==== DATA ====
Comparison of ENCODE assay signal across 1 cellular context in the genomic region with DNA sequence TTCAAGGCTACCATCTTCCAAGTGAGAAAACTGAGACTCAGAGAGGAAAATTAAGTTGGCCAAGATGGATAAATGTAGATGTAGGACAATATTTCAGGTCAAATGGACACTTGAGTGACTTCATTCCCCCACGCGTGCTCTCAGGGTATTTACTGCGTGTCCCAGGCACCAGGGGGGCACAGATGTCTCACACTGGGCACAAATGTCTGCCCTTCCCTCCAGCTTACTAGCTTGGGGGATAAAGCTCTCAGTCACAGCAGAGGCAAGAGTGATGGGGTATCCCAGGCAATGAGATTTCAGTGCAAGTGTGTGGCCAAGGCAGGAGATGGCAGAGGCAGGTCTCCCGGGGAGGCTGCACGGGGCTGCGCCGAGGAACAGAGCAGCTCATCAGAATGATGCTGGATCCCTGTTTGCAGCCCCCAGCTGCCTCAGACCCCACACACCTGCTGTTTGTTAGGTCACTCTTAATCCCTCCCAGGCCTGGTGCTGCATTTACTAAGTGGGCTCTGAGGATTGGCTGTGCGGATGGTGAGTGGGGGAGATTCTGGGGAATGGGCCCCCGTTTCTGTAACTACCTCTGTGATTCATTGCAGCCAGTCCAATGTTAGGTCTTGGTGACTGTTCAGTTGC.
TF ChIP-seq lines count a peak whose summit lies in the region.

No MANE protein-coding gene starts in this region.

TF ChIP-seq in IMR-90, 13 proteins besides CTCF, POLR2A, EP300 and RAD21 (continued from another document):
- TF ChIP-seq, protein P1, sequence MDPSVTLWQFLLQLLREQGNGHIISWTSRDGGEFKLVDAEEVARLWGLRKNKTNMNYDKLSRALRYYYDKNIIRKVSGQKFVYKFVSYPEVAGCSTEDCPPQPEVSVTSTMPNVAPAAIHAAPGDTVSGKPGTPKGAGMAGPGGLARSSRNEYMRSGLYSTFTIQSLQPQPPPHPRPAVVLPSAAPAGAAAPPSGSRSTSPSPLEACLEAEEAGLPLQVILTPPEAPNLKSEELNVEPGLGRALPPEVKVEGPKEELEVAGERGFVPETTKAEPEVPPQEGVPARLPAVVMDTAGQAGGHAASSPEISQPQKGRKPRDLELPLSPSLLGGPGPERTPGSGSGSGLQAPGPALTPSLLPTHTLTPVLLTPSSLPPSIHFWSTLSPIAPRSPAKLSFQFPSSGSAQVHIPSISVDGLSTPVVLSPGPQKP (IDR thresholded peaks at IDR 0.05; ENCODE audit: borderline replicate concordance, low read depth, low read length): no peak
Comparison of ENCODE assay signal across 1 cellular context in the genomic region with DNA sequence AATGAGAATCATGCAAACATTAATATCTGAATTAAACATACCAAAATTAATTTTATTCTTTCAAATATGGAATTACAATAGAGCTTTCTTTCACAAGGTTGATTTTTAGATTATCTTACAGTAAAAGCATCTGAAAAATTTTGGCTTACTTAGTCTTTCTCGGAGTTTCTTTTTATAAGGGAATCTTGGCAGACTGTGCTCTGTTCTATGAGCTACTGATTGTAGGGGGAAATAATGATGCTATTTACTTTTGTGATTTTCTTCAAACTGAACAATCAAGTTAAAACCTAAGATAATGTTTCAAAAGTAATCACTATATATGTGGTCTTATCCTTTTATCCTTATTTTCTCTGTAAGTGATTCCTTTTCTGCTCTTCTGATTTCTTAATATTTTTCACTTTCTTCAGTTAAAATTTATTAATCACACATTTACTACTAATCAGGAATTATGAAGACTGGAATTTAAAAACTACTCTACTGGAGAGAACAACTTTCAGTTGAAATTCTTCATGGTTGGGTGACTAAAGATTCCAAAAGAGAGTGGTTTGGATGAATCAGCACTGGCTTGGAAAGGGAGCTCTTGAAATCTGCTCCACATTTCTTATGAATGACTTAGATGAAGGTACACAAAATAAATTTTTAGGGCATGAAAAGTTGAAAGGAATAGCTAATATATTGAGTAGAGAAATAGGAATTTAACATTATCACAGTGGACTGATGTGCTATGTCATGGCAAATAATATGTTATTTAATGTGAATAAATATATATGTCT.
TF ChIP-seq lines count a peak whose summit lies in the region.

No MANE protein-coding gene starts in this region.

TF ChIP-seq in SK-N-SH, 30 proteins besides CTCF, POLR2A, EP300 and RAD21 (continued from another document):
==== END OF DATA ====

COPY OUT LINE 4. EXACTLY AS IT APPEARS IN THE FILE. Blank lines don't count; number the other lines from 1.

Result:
TF ChIP-seq in IMR-90, 13 proteins besides CTCF, POLR2A, EP300 and RAD21 (continued from another document):